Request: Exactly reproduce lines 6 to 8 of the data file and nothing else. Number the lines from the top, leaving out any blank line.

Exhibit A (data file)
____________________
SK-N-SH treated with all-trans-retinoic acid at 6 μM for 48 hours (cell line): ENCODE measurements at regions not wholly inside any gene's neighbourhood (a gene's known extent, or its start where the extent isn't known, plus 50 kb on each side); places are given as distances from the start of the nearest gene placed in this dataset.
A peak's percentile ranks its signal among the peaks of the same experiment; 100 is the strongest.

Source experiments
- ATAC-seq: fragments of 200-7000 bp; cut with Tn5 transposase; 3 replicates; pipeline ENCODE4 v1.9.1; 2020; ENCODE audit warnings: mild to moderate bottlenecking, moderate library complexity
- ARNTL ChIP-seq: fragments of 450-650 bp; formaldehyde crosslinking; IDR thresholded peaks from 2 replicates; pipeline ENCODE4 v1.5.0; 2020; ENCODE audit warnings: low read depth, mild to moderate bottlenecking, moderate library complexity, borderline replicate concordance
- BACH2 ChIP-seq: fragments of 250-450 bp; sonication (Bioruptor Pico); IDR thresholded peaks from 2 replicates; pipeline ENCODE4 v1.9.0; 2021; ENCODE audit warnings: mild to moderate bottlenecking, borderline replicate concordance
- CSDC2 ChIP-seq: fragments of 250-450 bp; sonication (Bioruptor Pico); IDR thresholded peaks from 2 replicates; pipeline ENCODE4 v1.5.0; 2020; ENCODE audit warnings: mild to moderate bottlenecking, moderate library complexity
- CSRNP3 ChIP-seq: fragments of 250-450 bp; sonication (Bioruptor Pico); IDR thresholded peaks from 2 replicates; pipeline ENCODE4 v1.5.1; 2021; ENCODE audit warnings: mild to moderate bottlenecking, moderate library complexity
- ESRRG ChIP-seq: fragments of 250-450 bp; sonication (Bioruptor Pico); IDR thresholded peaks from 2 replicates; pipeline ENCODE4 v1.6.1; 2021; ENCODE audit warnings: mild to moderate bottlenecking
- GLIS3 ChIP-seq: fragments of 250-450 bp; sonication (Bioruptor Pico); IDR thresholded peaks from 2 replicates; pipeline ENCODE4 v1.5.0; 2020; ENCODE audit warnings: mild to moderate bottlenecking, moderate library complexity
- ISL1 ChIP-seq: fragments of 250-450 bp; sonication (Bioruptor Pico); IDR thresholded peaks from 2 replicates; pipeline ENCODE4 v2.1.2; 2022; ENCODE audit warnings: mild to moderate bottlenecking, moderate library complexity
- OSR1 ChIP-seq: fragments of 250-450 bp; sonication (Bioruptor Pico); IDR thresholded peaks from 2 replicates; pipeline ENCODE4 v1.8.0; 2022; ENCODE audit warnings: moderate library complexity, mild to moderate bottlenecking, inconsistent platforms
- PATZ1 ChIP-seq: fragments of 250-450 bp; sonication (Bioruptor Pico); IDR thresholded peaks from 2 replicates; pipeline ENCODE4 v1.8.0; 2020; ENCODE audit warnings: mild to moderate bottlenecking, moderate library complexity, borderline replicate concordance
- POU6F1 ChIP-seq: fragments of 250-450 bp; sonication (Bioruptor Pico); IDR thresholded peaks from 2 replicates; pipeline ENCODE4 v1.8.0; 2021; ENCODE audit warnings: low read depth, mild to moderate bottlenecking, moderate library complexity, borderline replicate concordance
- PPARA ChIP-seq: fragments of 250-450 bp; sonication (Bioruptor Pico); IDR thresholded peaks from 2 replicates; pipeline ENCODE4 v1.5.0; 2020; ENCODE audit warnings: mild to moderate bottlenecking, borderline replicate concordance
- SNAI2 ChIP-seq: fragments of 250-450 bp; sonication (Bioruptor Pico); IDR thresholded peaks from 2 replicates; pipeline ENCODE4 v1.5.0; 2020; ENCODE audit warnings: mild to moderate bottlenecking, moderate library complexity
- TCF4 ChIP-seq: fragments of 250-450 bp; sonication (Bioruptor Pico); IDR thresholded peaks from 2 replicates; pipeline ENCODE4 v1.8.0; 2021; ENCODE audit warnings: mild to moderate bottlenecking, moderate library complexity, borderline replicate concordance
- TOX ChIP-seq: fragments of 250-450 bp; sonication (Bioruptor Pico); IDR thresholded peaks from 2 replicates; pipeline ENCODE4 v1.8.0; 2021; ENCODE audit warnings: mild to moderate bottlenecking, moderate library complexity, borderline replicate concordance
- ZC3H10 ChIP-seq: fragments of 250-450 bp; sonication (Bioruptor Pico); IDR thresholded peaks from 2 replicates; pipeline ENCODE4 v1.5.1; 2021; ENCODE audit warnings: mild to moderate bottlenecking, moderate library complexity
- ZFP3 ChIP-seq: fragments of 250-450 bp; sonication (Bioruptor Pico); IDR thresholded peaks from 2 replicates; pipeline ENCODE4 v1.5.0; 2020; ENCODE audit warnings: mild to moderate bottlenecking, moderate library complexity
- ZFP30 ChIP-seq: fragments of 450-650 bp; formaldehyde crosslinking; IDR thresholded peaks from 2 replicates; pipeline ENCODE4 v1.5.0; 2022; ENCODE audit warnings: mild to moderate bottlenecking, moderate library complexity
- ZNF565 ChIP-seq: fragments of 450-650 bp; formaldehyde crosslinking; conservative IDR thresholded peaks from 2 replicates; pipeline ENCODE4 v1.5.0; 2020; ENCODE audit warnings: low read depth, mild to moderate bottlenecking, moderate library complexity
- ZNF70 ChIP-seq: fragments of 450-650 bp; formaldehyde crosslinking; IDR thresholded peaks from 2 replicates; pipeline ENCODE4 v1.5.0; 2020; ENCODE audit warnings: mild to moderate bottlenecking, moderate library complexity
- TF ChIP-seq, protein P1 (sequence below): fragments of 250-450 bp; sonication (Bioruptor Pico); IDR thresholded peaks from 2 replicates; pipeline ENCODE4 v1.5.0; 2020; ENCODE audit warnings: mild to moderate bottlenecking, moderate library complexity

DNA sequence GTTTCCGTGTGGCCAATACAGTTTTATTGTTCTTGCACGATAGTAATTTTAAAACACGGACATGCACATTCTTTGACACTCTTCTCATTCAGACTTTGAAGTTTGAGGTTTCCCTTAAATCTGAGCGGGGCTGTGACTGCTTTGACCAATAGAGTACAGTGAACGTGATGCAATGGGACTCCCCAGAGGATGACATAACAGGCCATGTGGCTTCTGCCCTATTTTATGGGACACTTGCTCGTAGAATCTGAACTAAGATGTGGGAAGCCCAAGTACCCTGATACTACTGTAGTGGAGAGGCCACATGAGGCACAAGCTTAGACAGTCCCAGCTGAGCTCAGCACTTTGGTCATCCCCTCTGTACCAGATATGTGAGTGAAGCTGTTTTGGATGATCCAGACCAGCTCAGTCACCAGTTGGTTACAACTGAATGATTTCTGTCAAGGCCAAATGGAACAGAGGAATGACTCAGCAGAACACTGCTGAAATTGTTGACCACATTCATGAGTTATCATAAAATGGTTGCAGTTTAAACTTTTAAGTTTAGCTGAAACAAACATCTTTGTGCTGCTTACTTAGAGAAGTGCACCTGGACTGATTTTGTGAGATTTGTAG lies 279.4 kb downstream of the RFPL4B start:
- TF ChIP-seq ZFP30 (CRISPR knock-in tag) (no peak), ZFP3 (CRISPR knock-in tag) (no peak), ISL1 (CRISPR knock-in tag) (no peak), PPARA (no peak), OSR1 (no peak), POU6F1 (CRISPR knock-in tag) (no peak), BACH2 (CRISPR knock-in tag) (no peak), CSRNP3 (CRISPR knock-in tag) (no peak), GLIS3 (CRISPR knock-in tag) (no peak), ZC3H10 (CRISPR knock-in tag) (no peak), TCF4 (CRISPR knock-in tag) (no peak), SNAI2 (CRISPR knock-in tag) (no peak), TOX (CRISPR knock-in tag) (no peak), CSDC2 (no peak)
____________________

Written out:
- BACH2 ChIP-seq: fragments of 250-450 bp; sonication (Bioruptor Pico); IDR thresholded peaks from 2 replicates; pipeline ENCODE4 v1.9.0; 2021; ENCODE audit warnings: mild to moderate bottlenecking, borderline replicate concordance
- CSDC2 ChIP-seq: fragments of 250-450 bp; sonication (Bioruptor Pico); IDR thresholded peaks from 2 replicates; pipeline ENCODE4 v1.5.0; 2020; ENCODE audit warnings: mild to moderate bottlenecking, moderate library complexity
- CSRNP3 ChIP-seq: fragments of 250-450 bp; sonication (Bioruptor Pico); IDR thresholded peaks from 2 replicates; pipeline ENCODE4 v1.5.1; 2021; ENCODE audit warnings: mild to moderate bottlenecking, moderate library complexity